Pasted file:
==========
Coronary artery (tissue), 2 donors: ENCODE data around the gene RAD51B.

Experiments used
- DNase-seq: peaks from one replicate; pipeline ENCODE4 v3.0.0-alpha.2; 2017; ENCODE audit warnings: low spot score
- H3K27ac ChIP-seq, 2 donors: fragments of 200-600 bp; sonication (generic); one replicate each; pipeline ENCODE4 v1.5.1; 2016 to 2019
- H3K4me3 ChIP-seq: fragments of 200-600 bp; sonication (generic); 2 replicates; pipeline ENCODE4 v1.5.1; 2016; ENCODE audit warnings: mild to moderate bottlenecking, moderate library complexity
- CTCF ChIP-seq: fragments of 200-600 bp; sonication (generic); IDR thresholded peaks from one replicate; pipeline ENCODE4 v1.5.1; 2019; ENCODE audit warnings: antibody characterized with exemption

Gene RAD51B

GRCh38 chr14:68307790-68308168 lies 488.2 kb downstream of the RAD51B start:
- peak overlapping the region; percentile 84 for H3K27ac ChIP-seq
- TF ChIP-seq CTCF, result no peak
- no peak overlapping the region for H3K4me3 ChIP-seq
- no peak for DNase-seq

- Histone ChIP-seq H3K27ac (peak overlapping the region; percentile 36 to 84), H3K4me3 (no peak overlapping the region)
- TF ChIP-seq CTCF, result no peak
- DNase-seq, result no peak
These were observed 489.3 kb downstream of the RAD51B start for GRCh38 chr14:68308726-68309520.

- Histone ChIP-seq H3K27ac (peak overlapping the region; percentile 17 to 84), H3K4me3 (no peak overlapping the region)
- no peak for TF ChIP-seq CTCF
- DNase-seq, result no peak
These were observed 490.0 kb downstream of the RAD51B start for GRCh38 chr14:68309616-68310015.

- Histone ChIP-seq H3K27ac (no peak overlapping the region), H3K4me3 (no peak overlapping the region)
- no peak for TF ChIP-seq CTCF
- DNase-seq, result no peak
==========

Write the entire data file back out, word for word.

Coronary artery (tissue), 2 donors: ENCODE data around the gene RAD51B.

Experiments used
- DNase-seq: peaks from one replicate; pipeline ENCODE4 v3.0.0-alpha.2; 2017; ENCODE audit warnings: low spot score
- H3K27ac ChIP-seq, 2 donors: fragments of 200-600 bp; sonication (generic); one replicate each; pipeline ENCODE4 v1.5.1; 2016 to 2019
- H3K4me3 ChIP-seq: fragments of 200-600 bp; sonication (generic); 2 replicates; pipeline ENCODE4 v1.5.1; 2016; ENCODE audit warnings: mild to moderate bottlenecking, moderate library complexity
- CTCF ChIP-seq: fragments of 200-600 bp; sonication (generic); IDR thresholded peaks from one replicate; pipeline ENCODE4 v1.5.1; 2019; ENCODE audit warnings: antibody characterized with exemption

Gene RAD51B

GRCh38 chr14:68307790-68308168 lies 488.2 kb downstream of the RAD51B start:
- peak overlapping the region; percentile 84 for H3K27ac ChIP-seq
- TF ChIP-seq CTCF, result no peak
- no peak overlapping the region for H3K4me3 ChIP-seq
- no peak for DNase-seq

- Histone ChIP-seq H3K27ac (peak overlapping the region; percentile 36 to 84), H3K4me3 (no peak overlapping the region)
- TF ChIP-seq CTCF, result no peak
- DNase-seq, result no peak
These were observed 489.3 kb downstream of the RAD51B start for GRCh38 chr14:68308726-68309520.

- Histone ChIP-seq H3K27ac (peak overlapping the region; percentile 17 to 84), H3K4me3 (no peak overlapping the region)
- no peak for TF ChIP-seq CTCF
- DNase-seq, result no peak
These were observed 490.0 kb downstream of the RAD51B start for GRCh38 chr14:68309616-68310015.

- Histone ChIP-seq H3K27ac (no peak overlapping the region), H3K4me3 (no peak overlapping the region)
- no peak for TF ChIP-seq CTCF
- DNase-seq, result no peak